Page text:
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Better Advice

Why Life Is Like A Bubble

Embracing solitude as an engine for creative freedom

Photo by Raspopova Marina on Unsplash

In solitude, the mind gains strength and learns to lean upon itself — Laurence Stern.

What beauty lies within one’s bubble?

You could mistake this piece for someone who’s embraced the pandemic living now after two years or as an introvert which in both cases are correct, but there’s more to the story.

It begins with a bubble, a floating bubble built from soap and water with some friction.

As the bubble floats along, it may come across other bubbles and grow into a more giant bubble or completely pop. The bubble can also continue floating until it no longer remains in view.

Stay with me. I promise this makes sense.

Life, in a sense, is a bubble, a beauty of what has come without origin or at least seemingly out of nowhere to just existing then disappearing in an instant.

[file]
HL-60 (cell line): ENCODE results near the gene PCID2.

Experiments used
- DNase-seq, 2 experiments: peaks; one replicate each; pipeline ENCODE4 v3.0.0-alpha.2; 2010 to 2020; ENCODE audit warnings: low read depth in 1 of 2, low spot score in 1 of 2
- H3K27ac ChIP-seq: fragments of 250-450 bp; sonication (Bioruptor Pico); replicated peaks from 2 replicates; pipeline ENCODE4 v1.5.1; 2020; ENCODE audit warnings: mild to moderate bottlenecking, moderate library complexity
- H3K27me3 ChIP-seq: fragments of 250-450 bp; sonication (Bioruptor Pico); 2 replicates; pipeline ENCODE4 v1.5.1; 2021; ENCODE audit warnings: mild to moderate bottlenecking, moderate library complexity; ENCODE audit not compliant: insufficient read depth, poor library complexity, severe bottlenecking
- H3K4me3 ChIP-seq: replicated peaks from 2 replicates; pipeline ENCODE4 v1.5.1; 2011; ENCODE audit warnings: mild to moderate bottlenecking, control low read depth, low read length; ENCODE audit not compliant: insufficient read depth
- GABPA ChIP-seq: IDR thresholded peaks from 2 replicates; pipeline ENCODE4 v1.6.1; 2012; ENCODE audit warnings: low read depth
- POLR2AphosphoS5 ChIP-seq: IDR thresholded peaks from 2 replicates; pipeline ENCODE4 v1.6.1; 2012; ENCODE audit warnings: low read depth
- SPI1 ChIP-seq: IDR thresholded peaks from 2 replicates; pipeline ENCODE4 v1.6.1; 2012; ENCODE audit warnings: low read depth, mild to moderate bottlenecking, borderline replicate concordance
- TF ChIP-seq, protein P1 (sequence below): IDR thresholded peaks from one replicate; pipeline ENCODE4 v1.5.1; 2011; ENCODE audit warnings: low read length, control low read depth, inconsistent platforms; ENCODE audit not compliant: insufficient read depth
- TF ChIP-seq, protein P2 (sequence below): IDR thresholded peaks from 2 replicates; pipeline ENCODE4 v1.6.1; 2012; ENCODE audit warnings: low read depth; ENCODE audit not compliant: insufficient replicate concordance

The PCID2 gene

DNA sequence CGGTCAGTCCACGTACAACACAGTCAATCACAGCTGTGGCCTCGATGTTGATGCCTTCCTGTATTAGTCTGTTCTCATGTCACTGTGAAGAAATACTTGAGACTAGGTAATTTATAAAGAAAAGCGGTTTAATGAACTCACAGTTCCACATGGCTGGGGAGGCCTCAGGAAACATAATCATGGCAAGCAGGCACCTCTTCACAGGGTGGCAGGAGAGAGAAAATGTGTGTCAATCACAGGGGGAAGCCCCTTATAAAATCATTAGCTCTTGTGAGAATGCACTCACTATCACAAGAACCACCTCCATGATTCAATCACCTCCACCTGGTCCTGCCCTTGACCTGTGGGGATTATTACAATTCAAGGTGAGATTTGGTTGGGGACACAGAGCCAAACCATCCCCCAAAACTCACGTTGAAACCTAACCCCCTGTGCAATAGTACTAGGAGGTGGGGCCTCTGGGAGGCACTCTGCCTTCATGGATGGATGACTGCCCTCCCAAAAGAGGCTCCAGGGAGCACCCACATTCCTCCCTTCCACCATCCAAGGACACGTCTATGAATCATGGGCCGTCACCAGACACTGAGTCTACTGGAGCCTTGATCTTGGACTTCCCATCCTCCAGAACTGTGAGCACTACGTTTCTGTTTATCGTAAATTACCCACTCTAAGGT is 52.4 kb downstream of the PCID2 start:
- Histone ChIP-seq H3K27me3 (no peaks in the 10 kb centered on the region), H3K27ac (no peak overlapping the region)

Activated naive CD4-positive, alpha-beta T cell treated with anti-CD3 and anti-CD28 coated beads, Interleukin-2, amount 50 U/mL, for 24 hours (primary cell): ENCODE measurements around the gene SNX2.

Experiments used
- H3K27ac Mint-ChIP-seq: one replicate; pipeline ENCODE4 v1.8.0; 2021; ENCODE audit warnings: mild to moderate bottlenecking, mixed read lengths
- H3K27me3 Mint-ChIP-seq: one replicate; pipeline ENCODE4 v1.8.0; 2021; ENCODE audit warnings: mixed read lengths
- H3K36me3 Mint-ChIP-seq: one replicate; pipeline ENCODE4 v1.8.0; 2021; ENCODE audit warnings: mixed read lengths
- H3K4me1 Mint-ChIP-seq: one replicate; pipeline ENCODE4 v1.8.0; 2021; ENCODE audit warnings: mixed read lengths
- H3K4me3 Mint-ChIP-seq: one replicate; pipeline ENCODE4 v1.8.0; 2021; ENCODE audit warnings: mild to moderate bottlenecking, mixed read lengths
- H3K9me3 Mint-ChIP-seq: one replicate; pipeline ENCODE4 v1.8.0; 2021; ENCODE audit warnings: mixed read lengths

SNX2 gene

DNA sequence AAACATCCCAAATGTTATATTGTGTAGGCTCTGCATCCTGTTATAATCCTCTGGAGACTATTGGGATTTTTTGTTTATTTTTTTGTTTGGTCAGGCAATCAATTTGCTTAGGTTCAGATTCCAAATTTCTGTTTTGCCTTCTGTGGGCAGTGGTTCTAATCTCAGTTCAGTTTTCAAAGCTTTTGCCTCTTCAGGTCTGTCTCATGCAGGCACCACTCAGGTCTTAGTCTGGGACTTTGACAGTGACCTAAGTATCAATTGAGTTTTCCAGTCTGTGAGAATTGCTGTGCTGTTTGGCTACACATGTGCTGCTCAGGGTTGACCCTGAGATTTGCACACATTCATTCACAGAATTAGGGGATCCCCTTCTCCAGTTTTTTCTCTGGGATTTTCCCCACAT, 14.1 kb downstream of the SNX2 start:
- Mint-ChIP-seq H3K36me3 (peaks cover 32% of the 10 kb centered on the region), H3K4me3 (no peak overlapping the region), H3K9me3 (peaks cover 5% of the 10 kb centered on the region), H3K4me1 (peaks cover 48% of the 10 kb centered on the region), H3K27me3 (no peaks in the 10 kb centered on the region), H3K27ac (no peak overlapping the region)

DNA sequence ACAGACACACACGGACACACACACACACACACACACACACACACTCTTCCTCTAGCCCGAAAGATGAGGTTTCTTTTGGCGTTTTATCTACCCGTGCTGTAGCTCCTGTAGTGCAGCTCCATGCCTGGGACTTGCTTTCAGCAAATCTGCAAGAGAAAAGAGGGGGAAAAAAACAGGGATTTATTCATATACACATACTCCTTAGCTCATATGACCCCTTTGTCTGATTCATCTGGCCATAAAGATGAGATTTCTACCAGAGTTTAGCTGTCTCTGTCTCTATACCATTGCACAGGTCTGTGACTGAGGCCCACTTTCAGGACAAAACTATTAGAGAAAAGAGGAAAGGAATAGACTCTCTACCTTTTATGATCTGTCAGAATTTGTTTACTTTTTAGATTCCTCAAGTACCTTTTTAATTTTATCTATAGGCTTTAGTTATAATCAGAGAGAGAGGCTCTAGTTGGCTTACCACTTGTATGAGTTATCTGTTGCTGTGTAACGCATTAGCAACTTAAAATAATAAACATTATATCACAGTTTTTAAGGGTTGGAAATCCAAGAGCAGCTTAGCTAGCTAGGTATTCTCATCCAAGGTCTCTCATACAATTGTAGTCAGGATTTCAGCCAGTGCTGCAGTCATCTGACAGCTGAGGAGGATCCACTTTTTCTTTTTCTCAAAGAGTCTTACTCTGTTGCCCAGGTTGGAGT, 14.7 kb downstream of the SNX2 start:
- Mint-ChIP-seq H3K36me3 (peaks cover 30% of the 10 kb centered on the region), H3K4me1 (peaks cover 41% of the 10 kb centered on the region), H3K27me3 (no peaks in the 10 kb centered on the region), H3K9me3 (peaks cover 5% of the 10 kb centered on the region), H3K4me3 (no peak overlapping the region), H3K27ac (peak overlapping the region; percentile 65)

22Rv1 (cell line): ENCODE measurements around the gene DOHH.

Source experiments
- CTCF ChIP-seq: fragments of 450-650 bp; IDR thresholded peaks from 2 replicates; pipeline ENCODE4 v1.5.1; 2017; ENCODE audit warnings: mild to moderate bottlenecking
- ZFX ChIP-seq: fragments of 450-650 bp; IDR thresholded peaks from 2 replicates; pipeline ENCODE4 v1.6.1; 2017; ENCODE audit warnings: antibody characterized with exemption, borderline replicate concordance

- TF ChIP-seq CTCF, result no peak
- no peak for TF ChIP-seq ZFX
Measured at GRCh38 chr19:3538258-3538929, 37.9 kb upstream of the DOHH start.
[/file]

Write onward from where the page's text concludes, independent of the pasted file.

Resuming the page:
Merriam Webster defines a bubble as:

A small body of gas in a liquid.

Riveting.

Okay, enough bubble talk.

I’ve learned to understand my bubble, sorry. And through my experiences, I want to walk you through what I’ve gained from this.

As I’ve gotten older, I’ve either gotten smarter or intolerant of people’s thoughts and actions. Recently, I’ve spent more time in my room than anywhere else. I would say that I’ve been in my room for about 18 hours each day, which is insane. This accounts for sleeping, writing, designing, working, eating, etc.

I should start a timer on this.

I’ve learned that the best ideas on creativity and life sprout in solitude.

It is in the silence that greatness begins.

Before I continue, please note that these are my experiences only.

Benefits I found to work in solitude

Taking time to be alone has allowed me to:

  • Revamp my career journey
  • Allowed me to understand my anxiety
  • Rediscover my love for creating

Let me go over that in more detail.

Revamped career outlook

I found that I wasn’t fond of working for someone else. I decided to start my own company focused on what I find joy in — designing innovative products with an artistic sense using 3d printing.